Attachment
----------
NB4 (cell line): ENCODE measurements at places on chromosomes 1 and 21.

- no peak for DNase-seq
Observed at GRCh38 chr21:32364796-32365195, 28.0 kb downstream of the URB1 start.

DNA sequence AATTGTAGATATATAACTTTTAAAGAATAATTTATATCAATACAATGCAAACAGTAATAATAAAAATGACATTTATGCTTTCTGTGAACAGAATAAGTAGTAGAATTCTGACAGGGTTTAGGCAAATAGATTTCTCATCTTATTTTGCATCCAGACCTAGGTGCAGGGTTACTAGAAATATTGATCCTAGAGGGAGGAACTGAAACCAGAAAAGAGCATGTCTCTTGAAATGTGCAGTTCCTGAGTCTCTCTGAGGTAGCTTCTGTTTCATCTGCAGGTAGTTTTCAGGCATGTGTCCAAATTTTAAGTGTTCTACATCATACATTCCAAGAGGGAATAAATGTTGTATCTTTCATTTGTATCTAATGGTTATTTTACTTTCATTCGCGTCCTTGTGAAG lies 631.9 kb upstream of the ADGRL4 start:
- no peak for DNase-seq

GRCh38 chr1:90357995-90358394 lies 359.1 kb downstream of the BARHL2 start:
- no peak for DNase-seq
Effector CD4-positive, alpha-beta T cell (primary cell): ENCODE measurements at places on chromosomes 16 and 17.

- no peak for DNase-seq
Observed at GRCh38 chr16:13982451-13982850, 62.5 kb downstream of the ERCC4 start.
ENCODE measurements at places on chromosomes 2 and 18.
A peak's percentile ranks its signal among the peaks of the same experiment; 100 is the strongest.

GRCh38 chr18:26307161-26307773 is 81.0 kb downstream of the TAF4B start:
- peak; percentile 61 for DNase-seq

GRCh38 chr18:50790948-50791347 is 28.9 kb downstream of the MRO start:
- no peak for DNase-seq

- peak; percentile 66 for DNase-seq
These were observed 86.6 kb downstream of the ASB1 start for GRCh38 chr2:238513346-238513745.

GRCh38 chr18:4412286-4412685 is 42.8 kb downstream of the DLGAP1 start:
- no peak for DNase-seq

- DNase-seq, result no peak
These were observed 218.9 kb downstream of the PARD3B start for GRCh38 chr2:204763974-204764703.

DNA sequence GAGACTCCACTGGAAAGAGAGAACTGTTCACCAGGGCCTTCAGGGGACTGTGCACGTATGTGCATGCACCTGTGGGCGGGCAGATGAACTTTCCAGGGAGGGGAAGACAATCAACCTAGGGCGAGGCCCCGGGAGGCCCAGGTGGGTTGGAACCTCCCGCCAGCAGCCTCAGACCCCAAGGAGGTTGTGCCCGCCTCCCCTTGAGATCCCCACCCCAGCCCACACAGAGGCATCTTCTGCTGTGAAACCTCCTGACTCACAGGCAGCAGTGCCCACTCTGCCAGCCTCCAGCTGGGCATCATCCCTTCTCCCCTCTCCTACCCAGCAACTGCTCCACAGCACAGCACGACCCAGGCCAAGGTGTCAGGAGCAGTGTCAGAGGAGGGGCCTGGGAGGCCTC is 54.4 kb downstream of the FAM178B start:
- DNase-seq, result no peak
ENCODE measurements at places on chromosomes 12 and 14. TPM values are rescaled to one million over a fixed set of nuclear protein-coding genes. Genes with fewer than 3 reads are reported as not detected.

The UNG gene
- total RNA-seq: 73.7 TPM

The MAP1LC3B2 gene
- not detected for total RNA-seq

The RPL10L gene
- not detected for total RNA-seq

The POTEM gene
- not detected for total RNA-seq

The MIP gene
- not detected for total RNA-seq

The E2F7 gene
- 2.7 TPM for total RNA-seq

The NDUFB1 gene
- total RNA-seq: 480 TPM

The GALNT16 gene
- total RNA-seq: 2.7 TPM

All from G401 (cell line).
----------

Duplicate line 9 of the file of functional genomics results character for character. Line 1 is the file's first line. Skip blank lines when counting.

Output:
- no peak for DNase-seq